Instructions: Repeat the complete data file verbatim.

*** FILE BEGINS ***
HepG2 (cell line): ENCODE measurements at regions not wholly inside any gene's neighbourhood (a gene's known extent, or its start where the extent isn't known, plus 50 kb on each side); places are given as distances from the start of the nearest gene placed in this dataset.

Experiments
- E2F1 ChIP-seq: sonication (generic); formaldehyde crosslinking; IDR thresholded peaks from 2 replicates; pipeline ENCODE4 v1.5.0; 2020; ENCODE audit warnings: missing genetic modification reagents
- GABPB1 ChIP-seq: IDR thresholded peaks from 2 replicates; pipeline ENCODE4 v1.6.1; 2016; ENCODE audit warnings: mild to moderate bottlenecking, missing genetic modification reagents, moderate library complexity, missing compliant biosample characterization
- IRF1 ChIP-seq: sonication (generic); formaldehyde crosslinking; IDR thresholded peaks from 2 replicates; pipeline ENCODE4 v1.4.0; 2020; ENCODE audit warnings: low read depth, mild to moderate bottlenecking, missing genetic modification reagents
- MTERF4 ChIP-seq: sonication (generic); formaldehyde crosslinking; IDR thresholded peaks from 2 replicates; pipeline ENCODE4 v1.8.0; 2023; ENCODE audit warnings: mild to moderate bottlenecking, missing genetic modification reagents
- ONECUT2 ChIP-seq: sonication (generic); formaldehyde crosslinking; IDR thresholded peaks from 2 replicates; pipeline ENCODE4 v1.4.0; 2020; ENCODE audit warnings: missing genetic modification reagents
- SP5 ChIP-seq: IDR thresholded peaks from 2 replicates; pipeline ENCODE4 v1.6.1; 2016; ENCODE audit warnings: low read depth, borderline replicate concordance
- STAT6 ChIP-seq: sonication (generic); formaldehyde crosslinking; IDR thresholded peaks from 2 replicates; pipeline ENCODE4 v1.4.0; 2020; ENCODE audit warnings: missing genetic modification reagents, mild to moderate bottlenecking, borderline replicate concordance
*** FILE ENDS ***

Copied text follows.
HepG2 (cell line): ENCODE measurements at regions not wholly inside any gene's neighbourhood (a gene's known extent, or its start where the extent isn't known, plus 50 kb on each side); places are given as distances from the start of the nearest gene placed in this dataset.

Experiments
- E2F1 ChIP-seq: sonication (generic); formaldehyde crosslinking; IDR thresholded peaks from 2 replicates; pipeline ENCODE4 v1.5.0; 2020; ENCODE audit warnings: missing genetic modification reagents
- GABPB1 ChIP-seq: IDR thresholded peaks from 2 replicates; pipeline ENCODE4 v1.6.1; 2016; ENCODE audit warnings: mild to moderate bottlenecking, missing genetic modification reagents, moderate library complexity, missing compliant biosample characterization
- IRF1 ChIP-seq: sonication (generic); formaldehyde crosslinking; IDR thresholded peaks from 2 replicates; pipeline ENCODE4 v1.4.0; 2020; ENCODE audit warnings: low read depth, mild to moderate bottlenecking, missing genetic modification reagents
- MTERF4 ChIP-seq: sonication (generic); formaldehyde crosslinking; IDR thresholded peaks from 2 replicates; pipeline ENCODE4 v1.8.0; 2023; ENCODE audit warnings: mild to moderate bottlenecking, missing genetic modification reagents
- ONECUT2 ChIP-seq: sonication (generic); formaldehyde crosslinking; IDR thresholded peaks from 2 replicates; pipeline ENCODE4 v1.4.0; 2020; ENCODE audit warnings: missing genetic modification reagents
- SP5 ChIP-seq: IDR thresholded peaks from 2 replicates; pipeline ENCODE4 v1.6.1; 2016; ENCODE audit warnings: low read depth, borderline replicate concordance
- STAT6 ChIP-seq: sonication (generic); formaldehyde crosslinking; IDR thresholded peaks from 2 replicates; pipeline ENCODE4 v1.4.0; 2020; ENCODE audit warnings: missing genetic modification reagents, mild to moderate bottlenecking, borderline replicate concordance